A 2009 study utilized an online game called PatentSim, developed to see how innovation was affected by different patent systems. It featured an abstract model of the innovation process, a database of potential innovations and a network through which users could trade and enforce patents. The software compared a traditional patent system, a “commons” system with no patent protection, and a system with a combination of patents and open-source protection.
The initial results of this study were “inconsistent with the orthodox justification for patent systems”, showing that full or partial patent systems generated significantly lower rates of innovation, productivity, and societal utility than a commons system. Even in repeat studies in which participants knew enough about patents to generate more innovation, the “pure commons” system still returned higher productivity and social utility. Interestingly, the creators of PatentSim decided to patent it.
In a 2013 Wall Street Journal article, Harvard Business School’s Rosabeth Moss Kanter said the patent system was “the innovator’s friend”, but not the friend to a general public that wanted innovations to be used for everyone’s benefit. In other words, innovation is a force for personal gain as well as social good, and often the balance is tipped in favor of one at the expense of the other.
“Industry giants can lock up ideas and sit on patents in order to discourage competition. We should favor “use it or lose it” rules that ensure that true innovators can’t be driven out of an industry because incumbents protect their turf,” Kanter said.
Under current regulations, patent holders are not penalized if they do not use their patents. This allows for the existence of entities like patent holding companies (PHC), patent assertion entities (PAE), and non-practicing entities (NPE). There are legitimate reasons for these kinds of organizations to exist, but many are what are known as “patent trolls”.
Patent trolls amass patents with the sole intention of filing infringement suits. The Patent Office has a habit of issuing vague patents, allowing the troll to threaten legal action against as many entities as possible and demand licensing fees running into tens or hundreds of thousands of dollars.
2015 was the biggest year to date for patent lawsuits, and two-thirds of these were filed by non-practicing entities. The prevalence of lawsuits of this nature drew attention from President Obama’s administration. A 2011 law, the America Invents Act, made it illegal to file a patent lawsuit against multiple defendants. President Obama also ordered the Patent and Trademark Office to require more specific information about patents and infringements to protect businesses that were “simply using off the shelf technology”, according to the New York Times.
Forbes writer Matthew Herper asks whether there is really a “need to ‘fix’ the legal system that has enabled America to become number one in the global biotech, software, hardware, medical devices, energy, genomics, and nanotechnology industries”. Herper claims that reforms to the patent system are “well meaning in their search to restrain patent trolls, but have created tremendous unintended consequences”, most notably in medical biotechnology research and development. “Let us be clear: investments in the biotech industry are based entirely on patents. Without strong patents, we cannot raise money to find cures for disease.”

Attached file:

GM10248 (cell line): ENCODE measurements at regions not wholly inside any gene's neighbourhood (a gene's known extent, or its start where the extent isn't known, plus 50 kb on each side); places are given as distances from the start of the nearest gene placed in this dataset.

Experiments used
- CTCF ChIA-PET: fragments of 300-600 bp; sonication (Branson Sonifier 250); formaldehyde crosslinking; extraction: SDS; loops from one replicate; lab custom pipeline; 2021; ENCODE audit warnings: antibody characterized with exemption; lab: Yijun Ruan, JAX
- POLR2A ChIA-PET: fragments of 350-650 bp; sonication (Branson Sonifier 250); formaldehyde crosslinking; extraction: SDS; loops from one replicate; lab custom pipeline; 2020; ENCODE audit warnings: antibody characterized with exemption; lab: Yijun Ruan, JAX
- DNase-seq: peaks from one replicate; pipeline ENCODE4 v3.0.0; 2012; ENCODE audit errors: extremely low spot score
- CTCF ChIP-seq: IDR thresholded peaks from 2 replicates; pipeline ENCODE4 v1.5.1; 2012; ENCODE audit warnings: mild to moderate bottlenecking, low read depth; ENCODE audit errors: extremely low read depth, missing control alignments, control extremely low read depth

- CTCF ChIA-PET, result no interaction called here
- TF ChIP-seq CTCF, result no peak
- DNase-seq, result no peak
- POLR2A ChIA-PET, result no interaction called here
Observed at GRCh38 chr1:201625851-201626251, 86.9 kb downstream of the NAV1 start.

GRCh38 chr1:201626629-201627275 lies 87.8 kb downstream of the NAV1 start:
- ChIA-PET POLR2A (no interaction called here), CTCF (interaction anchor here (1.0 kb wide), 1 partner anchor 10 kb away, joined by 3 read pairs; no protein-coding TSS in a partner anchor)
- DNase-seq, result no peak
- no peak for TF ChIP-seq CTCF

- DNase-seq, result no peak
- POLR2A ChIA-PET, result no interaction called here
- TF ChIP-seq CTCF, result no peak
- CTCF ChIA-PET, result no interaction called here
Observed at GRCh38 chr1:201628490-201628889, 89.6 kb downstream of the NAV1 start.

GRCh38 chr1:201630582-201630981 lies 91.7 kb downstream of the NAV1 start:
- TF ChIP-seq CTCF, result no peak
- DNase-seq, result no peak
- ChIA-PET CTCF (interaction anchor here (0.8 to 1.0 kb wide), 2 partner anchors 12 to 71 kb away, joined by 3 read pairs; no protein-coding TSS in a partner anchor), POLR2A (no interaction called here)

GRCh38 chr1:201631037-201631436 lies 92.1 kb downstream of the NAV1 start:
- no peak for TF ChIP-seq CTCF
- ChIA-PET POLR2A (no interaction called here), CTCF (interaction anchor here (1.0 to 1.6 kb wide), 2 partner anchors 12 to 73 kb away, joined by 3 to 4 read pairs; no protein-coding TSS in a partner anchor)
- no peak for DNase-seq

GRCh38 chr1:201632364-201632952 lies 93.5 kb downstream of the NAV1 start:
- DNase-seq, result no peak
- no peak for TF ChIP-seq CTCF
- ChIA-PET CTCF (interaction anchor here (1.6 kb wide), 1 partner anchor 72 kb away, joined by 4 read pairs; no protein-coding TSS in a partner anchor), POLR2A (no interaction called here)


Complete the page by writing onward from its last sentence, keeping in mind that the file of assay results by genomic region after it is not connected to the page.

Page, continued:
Earlier this year, we published a discussion of how any attachment of property rights to elements of biology should be treated with extreme care. The patent system is not ideal, but it’s best elements are vital to our economy. This complexity is perhaps described best by two famous economists, Fritz Machlup and Edith Penrose, who stated:
“If we did not have a patent system, it would be irresponsible, on the basis of our present knowledge of its economic consequences, to recommend instituting one. But since we have had a patent system for a long time, it would be irresponsible, on the basis of our present knowledge, to recommend abolishing it.”
No new technology can be manifest in a vacuum. That is to say, every so-called innovator is dependent on the accomplishments of countless others who have come before them. The societal need for innovation, and its fundamental dependence on past innovations, illustrates the need to capture some of the value of intellectual property for private gain and leave some for public good.
Patents offer an essential safety net to small businesses with new ideas and to high-cost, R&D-intensive research companies. After accounting for cost recovery and preventing blatant appropriation, however, our system of patents has a lot of unintended consequences for which to answer. If these are to be addressed, some kind of Patent Value Tax and public auction of unused patents should be implemented; in the same way that a Land Value Tax would see land changing hands until the right person could maximize its value, patents could be exchanged so that those most useful to society do not sit idle.
It is also worth considering that patents only report a final, positive result of a larger research process, thus hiding failures that others will likely encounter as well. If we are talking about innovation we should recognize the importance of failure, and that understanding what doesn’t work is also a part of technological progress.
The United Nations Special Rapporteur in the field of cultural rights has concluded that while patents encourage innovative research and development, they are also “dangerous” in their power to deny access and limit public participation in science and culture. The report concludes: “Where patent rights and human rights are in conflict, human rights must prevail.”